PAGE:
Zoom Fixes Issues with Traffic Routed through Chinese Servers, Promises Better Encryption

An investigation by Citizen Lab underlined a few security
issues of teleconferencing application Zoom, on all platforms, and the company
was quick to promise sweeping changes that would make Zoom more secure and
transparent.

Two major issues were brought up by Citizen
Lab
, one related to traffic between Zoom participants being rerouted
through Chinese servers, and another about end-to-end encryption that doesn’t
follow industry standards.

A non-technological issue was also brought up by the
investigation. It turns out that much of the research and development of the
app takes place in China, even though most of the revenue comes from the United
States and Zoom is an American company. It would technically open the company
to pressure from Chinese authorities.

Eric Yuan, CEO and founder of Zoom, has answers to a
couple of technical issues but made no mention of the large team of developers
working out of China.

First, it turns out that Zoom uses a geofencing feature
that ensures traffic between participants outside of China is not routed
through Chinese servers. In reverse, traffic inside China uses only servers in
China.

After the application saw a surge in usage as the
COVID-19 pandemic started to spread, the company added new servers to cope with
the demand, and mistakenly added a couple of Chinese servers on a whitelist.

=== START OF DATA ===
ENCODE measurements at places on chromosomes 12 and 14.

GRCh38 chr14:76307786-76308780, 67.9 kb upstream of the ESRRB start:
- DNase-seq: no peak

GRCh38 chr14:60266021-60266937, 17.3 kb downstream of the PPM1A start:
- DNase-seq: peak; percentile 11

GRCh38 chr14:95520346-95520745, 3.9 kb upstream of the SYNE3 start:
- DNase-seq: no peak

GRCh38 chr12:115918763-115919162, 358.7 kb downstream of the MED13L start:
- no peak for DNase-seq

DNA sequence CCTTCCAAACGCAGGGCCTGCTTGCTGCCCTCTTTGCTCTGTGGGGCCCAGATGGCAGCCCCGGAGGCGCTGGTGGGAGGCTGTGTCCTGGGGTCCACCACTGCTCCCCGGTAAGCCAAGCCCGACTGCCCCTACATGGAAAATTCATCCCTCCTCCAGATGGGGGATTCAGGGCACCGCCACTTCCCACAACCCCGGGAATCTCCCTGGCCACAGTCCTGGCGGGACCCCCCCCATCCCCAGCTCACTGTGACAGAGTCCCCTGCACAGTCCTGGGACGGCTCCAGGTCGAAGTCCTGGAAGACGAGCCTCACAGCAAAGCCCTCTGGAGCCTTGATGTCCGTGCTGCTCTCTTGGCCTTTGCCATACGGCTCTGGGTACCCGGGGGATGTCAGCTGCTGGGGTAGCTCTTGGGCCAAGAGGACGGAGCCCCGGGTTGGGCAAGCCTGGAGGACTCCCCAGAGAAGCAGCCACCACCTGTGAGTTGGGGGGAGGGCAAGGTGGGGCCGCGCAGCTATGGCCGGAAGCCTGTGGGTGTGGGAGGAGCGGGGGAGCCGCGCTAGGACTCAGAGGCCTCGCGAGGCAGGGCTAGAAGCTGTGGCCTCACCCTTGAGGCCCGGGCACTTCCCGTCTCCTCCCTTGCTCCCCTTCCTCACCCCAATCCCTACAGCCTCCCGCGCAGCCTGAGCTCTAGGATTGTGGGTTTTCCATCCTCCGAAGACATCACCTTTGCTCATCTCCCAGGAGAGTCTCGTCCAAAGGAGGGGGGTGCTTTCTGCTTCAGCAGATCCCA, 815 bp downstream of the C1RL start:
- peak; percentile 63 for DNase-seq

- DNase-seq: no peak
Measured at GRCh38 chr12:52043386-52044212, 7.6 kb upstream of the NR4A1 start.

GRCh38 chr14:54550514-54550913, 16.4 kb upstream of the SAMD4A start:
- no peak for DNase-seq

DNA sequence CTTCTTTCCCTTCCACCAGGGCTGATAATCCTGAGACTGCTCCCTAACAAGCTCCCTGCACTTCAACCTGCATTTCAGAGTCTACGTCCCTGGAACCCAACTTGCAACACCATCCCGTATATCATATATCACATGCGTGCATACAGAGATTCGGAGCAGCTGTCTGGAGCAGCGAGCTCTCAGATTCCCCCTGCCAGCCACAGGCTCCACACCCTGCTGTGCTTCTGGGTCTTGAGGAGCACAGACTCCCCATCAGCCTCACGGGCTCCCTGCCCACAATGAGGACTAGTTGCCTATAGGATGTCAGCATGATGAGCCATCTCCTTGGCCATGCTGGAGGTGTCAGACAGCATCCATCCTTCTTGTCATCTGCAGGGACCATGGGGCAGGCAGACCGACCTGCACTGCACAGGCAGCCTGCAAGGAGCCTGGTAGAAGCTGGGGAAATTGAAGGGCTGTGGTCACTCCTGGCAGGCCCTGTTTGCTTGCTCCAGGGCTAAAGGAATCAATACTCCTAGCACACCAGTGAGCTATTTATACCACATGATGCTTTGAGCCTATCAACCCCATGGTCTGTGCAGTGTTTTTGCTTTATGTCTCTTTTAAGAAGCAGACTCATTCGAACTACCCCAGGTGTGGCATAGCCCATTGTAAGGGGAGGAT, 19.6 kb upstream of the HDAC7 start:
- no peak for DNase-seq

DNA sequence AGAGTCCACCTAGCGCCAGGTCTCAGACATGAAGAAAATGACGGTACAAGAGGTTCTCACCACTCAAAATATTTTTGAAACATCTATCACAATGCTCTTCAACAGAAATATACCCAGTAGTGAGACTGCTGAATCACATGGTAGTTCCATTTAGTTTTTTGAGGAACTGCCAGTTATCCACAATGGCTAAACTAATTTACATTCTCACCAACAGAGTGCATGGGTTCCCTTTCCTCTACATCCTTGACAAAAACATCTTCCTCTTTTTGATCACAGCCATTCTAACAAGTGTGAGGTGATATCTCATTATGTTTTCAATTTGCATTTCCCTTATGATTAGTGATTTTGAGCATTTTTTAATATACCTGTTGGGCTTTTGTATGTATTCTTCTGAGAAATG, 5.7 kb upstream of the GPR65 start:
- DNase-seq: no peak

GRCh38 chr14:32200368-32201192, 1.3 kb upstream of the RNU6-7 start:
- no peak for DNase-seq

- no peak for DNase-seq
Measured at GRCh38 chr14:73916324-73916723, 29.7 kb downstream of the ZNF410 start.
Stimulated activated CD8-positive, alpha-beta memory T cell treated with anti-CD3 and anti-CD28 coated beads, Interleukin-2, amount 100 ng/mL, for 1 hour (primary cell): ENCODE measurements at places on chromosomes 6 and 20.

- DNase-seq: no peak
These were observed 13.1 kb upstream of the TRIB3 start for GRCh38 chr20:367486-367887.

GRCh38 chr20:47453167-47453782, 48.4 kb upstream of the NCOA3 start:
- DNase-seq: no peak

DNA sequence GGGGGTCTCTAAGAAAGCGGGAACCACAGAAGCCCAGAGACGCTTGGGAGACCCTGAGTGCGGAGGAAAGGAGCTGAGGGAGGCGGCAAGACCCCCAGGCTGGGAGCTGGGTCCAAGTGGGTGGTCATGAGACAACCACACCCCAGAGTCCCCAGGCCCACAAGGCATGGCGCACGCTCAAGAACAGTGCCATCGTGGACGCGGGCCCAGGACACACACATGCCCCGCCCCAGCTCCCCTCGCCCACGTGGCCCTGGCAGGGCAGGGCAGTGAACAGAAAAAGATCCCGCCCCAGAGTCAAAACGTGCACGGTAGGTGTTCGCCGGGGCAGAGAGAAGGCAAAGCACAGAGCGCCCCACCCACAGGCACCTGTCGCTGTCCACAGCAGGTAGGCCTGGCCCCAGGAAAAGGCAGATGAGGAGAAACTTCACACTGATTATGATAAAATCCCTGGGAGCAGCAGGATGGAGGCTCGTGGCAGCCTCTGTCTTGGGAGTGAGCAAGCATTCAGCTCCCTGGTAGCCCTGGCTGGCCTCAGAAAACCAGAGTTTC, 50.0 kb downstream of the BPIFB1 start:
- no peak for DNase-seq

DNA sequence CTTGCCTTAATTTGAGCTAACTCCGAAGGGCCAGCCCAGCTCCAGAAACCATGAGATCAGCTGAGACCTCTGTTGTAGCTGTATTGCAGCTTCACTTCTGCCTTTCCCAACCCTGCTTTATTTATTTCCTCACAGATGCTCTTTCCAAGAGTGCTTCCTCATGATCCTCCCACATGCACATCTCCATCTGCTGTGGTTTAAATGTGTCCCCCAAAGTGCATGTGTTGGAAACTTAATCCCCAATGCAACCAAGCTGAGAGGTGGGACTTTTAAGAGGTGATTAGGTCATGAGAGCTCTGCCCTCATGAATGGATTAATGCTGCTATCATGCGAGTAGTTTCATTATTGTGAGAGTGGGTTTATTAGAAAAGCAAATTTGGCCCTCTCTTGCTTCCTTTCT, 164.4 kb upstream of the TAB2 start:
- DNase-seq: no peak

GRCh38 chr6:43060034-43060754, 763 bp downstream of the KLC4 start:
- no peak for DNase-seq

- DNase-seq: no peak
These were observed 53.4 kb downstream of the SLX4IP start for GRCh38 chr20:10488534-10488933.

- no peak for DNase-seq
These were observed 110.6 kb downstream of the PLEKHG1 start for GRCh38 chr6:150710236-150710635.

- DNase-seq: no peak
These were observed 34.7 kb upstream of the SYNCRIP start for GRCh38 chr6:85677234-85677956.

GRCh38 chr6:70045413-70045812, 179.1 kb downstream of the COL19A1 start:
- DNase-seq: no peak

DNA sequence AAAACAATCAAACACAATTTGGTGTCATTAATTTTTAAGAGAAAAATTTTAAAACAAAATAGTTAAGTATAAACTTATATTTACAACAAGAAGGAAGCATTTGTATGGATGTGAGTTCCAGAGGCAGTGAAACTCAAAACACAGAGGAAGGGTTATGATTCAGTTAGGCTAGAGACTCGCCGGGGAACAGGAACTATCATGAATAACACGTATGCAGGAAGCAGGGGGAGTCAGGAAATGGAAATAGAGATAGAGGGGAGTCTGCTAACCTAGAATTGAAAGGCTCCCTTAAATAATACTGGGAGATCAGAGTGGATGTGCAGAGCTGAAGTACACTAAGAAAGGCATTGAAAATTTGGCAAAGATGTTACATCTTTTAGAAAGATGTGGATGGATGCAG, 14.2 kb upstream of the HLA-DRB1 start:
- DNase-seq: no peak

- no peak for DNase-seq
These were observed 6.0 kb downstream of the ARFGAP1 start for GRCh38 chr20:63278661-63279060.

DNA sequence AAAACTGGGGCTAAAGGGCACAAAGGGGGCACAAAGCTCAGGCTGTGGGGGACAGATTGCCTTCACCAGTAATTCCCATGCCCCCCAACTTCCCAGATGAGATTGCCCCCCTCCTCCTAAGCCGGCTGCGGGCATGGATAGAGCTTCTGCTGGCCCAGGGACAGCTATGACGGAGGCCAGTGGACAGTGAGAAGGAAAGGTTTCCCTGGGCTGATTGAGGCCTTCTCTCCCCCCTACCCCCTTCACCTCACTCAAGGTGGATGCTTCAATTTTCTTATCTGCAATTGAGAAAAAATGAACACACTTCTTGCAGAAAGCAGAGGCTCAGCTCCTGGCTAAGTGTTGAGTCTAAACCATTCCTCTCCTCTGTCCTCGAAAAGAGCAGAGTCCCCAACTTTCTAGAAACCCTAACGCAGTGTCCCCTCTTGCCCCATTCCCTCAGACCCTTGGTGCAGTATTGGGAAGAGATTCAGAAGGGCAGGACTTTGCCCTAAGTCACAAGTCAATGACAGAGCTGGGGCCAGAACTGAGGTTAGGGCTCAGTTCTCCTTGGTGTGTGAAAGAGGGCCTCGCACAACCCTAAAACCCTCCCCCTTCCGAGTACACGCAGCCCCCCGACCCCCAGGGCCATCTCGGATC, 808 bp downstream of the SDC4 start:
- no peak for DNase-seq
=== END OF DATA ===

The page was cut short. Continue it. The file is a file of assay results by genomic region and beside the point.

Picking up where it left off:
The two servers were quickly removed after the Citizen Lab report came out.

The second problem relates to the end-to-end encryption theoretically
used by the app. It turns out that, while Zoom uses the term end-to-end
encryption, it’s not actually referring to the industry standard.

Citizen Lab states that the encryption used by Zoom could
allow the company to build tools and eavesdrop on conversations or even record
them. The company said that they have no such tools and they are working to
enhance protection, with the help of the community.

“Due to the unique needs of our platform, our goal is to
utilize encryption best practices to provide maximum security, while also
covering the large range of use cases that we support,” said
Zoom’s CEO.

“We are working with outside experts and will also
solicit feedback from our community to ensure it is optimized for our
platform.”

Following a flurry of Zoom security problems the past
month, including leaking data to Facebook through the SDK,
or bypassing macOS
protections
to install the client without admin rights, Eric Yuan
said that implementation of new features was halted
for 90 days and the teams are focusing solely on security fixes.

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